Meet the Maynooth researcher making sure that tech doesn’t let us down

23 Jul 2021

Dr Rosemary Monahan. Image: Maynooth University

With software being injected into everything from medical devices to cars, mitigating tech fails becomes increasingly important. Enter Dr Rosemary Monahan from Maynooth University.

Dr Rosemary Monahan has been working at Maynooth University since 1999. Following a revelation during her undergraduate degree studies in University College Dublin, her focus and her passion has been centred on computer science for all this time.

With a PhD from the Dublin City University School of Computing, she has become an associate professor in Maynooth’s Department of Computer Science and an affiliate of the university’s Hamilton Institute. This multidisciplinary research centre is dedicated to providing a bridge between mathematics and its applications in ICT, biology and other disciplines.

In her time at Maynooth, Monahan has conducted software research in collaboration with major tech businesses such as Hewlett-Packard and Microsoft, as well as the United Technologies Research Center and INRIA, the French national institute for research in digital science and technology.

‘The past year has shown the huge role that technology plays in each of our lives, and it’s more important than ever that we can guarantee its dependability’

What inspired you to become a researcher?

As a child, I was always interested in maths, chemistry and, in particular, how things worked. I went to university to study chemistry but discovered computer science as a subject within my degree programme.

I vividly remember having a light-bulb moment in my first year of university, while reviewing my computer science lecture notes. Suddenly everything just clicked. I began to realise the power of computer programming, the logic behind it, and the potentially devastating consequences if software was poorly designed and implemented incorrectly.

What research are you currently working on?

There are two main strands to my research.

The first is software verification which focuses on ensuring software is implemented correctly. Here, we work with software developers to build tools and techniques to ensure the ‘correctness’ and dependability of software.

The second strand focuses on computational thinking where, together with members of the PACT team in Maynooth University, we work with primary and secondary schools to develop resources which teachers can use to advance problem-solving skills in the classroom. Our resources guide children to develop computational thinking skills such as abstraction, decomposition and pattern recognition, allowing them to learn elements of computer science, without necessarily labelling it so.

Two postdoctorates, a research assistant and two PhD students are currently working with us on these research projects.

In your opinion, why is your research important?

It’s crucial to develop good problem-solving skills at an early age, so our work with primary and secondary school students is vital. It allows them to explore these skills without being overwhelmed by the technical aspect of what they are doing and it helps them to become good problem-solvers.

When exploring software verification, we are examining problem solutions to ensure that everything is correct and dependable. Our research is about building tools and techniques that make software development processes better, and to incorporate them into software engineering to make sure software is reliable. This is essential in technology in all areas of our lives, from medical devices to driverless cars. The past year in particular has shown the huge role that technology plays in each of our lives, and it’s more important than ever that we can guarantee its dependability.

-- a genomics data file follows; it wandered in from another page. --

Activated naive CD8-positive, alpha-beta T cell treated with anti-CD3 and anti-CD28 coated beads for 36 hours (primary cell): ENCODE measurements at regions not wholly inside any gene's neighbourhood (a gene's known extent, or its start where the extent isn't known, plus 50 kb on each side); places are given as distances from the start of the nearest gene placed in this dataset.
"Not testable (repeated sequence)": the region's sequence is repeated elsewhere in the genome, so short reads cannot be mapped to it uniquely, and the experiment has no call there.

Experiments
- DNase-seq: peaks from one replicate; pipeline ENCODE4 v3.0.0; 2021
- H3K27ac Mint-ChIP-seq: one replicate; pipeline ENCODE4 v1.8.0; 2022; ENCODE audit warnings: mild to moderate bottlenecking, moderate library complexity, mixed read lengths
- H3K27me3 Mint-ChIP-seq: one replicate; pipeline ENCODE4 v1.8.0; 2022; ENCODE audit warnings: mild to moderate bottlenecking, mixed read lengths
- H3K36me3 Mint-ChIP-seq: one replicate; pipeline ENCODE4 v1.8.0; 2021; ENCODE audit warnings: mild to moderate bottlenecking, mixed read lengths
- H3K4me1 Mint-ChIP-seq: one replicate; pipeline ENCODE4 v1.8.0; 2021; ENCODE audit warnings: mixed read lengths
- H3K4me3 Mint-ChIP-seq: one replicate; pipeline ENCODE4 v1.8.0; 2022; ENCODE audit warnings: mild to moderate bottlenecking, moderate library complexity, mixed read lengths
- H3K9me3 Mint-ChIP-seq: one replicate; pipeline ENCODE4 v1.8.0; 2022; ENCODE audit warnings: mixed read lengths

What commercial applications do you foresee for your research?

When it comes to software verification, we are seeing more global companies like Apple, Amazon, Microsoft and Facebook using techniques to ensure there are no repercussions if their software encounters errors. They are ensuring that verification techniques are built into the systems they develop. I hope, and expect, that verification techniques will become an even larger part of mainstream software development as our reliance on technology increases.

What are some of the biggest challenges you face as a software researcher?

Like any researcher, securing funding can often be an issue. But specifically for my research field, the biggest challenge we face is often that with software verification, it has to be an all-or-nothing approach. In reality, we focus in on verifying the safety-critical components of the software systems and integrate these components with those developed in a more traditional and less formal approach.

Are there any common misconceptions about software research?

People often think that you have to be very mathematically minded to use techniques in this area. Although a deep understanding of maths is important, the tools and techniques have developed in such a way that many of the program verifications can be automated and built into tools that are used directly by software developers, without a disproportionately large mathematical overhead.

What are some of the areas of research you’d like to see tackled in the years ahead?

As society increases reliance on AI-based automated devices, such as driverless cars and IoT connected devices, the need for scalable techniques guaranteeing software dependability becomes urgent, both in terms of human life and the economic cost of software failure. Combining approaches from software engineering and artificial intelligence to produce software development techniques that provide such guarantees is an area I would like to see progress.

Are you a researcher with an interesting project to share? Let us know by emailing with the subject line ‘Science Uncovered’.